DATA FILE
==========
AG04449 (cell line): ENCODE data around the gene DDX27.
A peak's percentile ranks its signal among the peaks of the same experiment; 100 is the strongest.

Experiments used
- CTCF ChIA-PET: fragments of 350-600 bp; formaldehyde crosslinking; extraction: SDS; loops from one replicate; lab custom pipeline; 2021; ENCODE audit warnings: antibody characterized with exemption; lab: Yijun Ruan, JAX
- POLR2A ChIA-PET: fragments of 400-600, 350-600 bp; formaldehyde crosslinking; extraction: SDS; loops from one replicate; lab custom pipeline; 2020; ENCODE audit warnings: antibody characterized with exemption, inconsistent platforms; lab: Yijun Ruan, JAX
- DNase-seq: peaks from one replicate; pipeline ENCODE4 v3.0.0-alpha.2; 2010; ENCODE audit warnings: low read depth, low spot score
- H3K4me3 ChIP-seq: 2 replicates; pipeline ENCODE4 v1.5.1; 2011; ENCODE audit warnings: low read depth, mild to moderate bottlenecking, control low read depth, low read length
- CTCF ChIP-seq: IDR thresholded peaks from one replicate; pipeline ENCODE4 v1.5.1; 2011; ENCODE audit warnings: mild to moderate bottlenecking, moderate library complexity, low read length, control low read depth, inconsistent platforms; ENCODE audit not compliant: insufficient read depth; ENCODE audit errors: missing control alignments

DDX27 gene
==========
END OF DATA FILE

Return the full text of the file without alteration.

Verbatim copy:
AG04449 (cell line): ENCODE data around the gene DDX27.
A peak's percentile ranks its signal among the peaks of the same experiment; 100 is the strongest.

Experiments used
- CTCF ChIA-PET: fragments of 350-600 bp; formaldehyde crosslinking; extraction: SDS; loops from one replicate; lab custom pipeline; 2021; ENCODE audit warnings: antibody characterized with exemption; lab: Yijun Ruan, JAX
- POLR2A ChIA-PET: fragments of 400-600, 350-600 bp; formaldehyde crosslinking; extraction: SDS; loops from one replicate; lab custom pipeline; 2020; ENCODE audit warnings: antibody characterized with exemption, inconsistent platforms; lab: Yijun Ruan, JAX
- DNase-seq: peaks from one replicate; pipeline ENCODE4 v3.0.0-alpha.2; 2010; ENCODE audit warnings: low read depth, low spot score
- H3K4me3 ChIP-seq: 2 replicates; pipeline ENCODE4 v1.5.1; 2011; ENCODE audit warnings: low read depth, mild to moderate bottlenecking, control low read depth, low read length
- CTCF ChIP-seq: IDR thresholded peaks from one replicate; pipeline ENCODE4 v1.5.1; 2011; ENCODE audit warnings: mild to moderate bottlenecking, moderate library complexity, low read length, control low read depth, inconsistent platforms; ENCODE audit not compliant: insufficient read depth; ENCODE audit errors: missing control alignments

DDX27 gene